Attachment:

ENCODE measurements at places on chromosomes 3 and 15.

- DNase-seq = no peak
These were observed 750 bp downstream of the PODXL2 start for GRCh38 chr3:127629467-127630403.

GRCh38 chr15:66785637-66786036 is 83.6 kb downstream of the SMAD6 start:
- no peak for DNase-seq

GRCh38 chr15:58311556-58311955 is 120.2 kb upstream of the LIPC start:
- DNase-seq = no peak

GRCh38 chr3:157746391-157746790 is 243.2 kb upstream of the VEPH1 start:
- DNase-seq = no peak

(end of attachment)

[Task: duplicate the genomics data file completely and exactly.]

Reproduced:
ENCODE measurements at places on chromosomes 3 and 15.

- DNase-seq = no peak
These were observed 750 bp downstream of the PODXL2 start for GRCh38 chr3:127629467-127630403.

GRCh38 chr15:66785637-66786036 is 83.6 kb downstream of the SMAD6 start:
- no peak for DNase-seq

GRCh38 chr15:58311556-58311955 is 120.2 kb upstream of the LIPC start:
- DNase-seq = no peak

GRCh38 chr3:157746391-157746790 is 243.2 kb upstream of the VEPH1 start:
- DNase-seq = no peak